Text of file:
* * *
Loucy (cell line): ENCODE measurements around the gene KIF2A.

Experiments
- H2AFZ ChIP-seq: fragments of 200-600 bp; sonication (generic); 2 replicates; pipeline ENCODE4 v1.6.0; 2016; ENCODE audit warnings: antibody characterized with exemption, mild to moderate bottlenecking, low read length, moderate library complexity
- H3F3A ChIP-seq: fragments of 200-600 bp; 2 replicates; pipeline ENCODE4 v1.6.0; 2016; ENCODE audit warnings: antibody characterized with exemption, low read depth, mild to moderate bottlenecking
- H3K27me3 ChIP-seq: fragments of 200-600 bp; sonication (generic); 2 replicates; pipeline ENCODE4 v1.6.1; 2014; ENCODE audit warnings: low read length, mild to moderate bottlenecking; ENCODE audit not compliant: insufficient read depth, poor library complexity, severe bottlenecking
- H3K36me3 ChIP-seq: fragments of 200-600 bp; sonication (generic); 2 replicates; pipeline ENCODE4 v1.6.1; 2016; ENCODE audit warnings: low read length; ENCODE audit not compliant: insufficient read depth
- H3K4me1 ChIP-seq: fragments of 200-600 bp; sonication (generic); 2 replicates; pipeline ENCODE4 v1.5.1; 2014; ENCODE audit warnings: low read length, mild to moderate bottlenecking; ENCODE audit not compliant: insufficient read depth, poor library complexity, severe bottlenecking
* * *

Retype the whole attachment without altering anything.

Loucy (cell line): ENCODE measurements around the gene KIF2A.

Experiments
- H2AFZ ChIP-seq: fragments of 200-600 bp; sonication (generic); 2 replicates; pipeline ENCODE4 v1.6.0; 2016; ENCODE audit warnings: antibody characterized with exemption, mild to moderate bottlenecking, low read length, moderate library complexity
- H3F3A ChIP-seq: fragments of 200-600 bp; 2 replicates; pipeline ENCODE4 v1.6.0; 2016; ENCODE audit warnings: antibody characterized with exemption, low read depth, mild to moderate bottlenecking
- H3K27me3 ChIP-seq: fragments of 200-600 bp; sonication (generic); 2 replicates; pipeline ENCODE4 v1.6.1; 2014; ENCODE audit warnings: low read length, mild to moderate bottlenecking; ENCODE audit not compliant: insufficient read depth, poor library complexity, severe bottlenecking
- H3K36me3 ChIP-seq: fragments of 200-600 bp; sonication (generic); 2 replicates; pipeline ENCODE4 v1.6.1; 2016; ENCODE audit warnings: low read length; ENCODE audit not compliant: insufficient read depth
- H3K4me1 ChIP-seq: fragments of 200-600 bp; sonication (generic); 2 replicates; pipeline ENCODE4 v1.5.1; 2014; ENCODE audit warnings: low read length, mild to moderate bottlenecking; ENCODE audit not compliant: insufficient read depth, poor library complexity, severe bottlenecking